On my recent road trip, I visited one of my local libraries and borrowed 5 books on tape. We listened to 3 of them. I’m a big fan of Craig Johnson, the author of a series of mysteries taking place in Wyoming, and a TV series on Netflix called Longmire. This book, A Serpent’s Tooth: A Longmire Mystery was really complex. Hard to explain, but it’s about graft and greed and oil. Worth reading, for sure. Also read Stone Kiss by Faye Kellerman, another complex mystery about Lt Decker, an LA cop who journeys to NYC to help out his family when a murder occurs. Lots of violence in this one.  Not particularly a fav book, I’d venture. Then read Leaving Time: A Novel by Jodi Picoult. I’ve read most of her books – always very riveting. In this book, you’ll learn a whole lot about elephants since the protagonist in it is a young girl whose mother disappeared when she was quite young. Her parents ran an elephant sanctuary in New Hampshire. In the ensuing years, Jenna has tried to find clues as to her mother’s whereabouts because she just cannot believe her mother would have up and abandoned her. There are a whole cast of characters (her mother, her father, employees at the sanctuary, a cop or two, and a psychic). All play fairly prominent roles. Fascinating book – I really liked it, almost as much for the education about the behavior of elephants as about the mystery. A great read.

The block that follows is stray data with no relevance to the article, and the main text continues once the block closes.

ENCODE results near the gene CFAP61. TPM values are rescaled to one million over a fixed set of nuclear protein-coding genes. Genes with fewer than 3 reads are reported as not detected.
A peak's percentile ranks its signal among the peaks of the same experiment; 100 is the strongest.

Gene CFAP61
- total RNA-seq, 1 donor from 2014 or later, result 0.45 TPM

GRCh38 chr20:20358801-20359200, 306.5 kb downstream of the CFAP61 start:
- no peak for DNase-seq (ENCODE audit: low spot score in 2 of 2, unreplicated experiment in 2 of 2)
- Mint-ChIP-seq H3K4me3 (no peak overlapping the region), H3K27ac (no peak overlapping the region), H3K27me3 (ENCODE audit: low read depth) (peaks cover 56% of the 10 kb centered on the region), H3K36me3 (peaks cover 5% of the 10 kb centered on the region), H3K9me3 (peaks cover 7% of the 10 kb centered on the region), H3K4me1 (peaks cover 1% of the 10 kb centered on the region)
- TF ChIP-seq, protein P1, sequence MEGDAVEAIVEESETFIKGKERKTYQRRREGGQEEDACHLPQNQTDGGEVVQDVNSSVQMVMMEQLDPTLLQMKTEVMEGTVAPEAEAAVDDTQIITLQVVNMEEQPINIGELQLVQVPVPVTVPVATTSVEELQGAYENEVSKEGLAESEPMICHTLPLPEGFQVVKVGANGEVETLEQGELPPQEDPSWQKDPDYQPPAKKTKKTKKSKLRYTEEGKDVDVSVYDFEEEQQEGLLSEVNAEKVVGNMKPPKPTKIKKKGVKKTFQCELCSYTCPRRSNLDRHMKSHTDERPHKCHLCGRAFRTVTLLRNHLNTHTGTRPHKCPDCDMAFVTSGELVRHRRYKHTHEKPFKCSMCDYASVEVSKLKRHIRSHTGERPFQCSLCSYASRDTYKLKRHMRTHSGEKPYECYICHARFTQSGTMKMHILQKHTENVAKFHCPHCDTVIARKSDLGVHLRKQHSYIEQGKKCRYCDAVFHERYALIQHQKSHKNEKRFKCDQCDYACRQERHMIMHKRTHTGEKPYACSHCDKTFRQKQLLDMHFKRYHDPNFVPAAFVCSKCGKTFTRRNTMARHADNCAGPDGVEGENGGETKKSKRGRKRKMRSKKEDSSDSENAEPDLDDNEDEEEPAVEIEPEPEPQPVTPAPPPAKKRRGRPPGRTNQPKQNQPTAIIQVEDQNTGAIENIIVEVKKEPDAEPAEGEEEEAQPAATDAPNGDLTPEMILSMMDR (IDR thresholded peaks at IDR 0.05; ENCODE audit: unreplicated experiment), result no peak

Also on the trip, I read a book (on Kindle) for one of my book clubs, The Swans of Fifth Avenue: A Novel by Melanie Benjamin. It’s about the relationship between Truman Capote and his “swans,” a group of middle-aged high society ladies, and specifically Beth Paley. I don’t know whether to recommend this book or not. Truman Capote was not a nice man, although the whole novel (vs. non-fiction, which this is not) is conjured from speculation about the years Truman was kind of adopted by the group of women. He cared about all of them (most were married/divorced, and wealthy) but in the end he betrays them all by writing a novella about their secrets, their marriages, their affairs (theirs or their spouses, information they’d all shared with him, thinking he could be trusted with their innermost secrets). It was scandalous, and yes, all that part is true. I finished the book, but almost felt like I’d read a “dirty book.” There is no graphic detail in this book – it’s just what Capote did to destroy these women, supposedly his dear, darling “swans.” He was the villain in the book, and in his old age . . . well, I won’t spoil the story if you’re interested in reading it.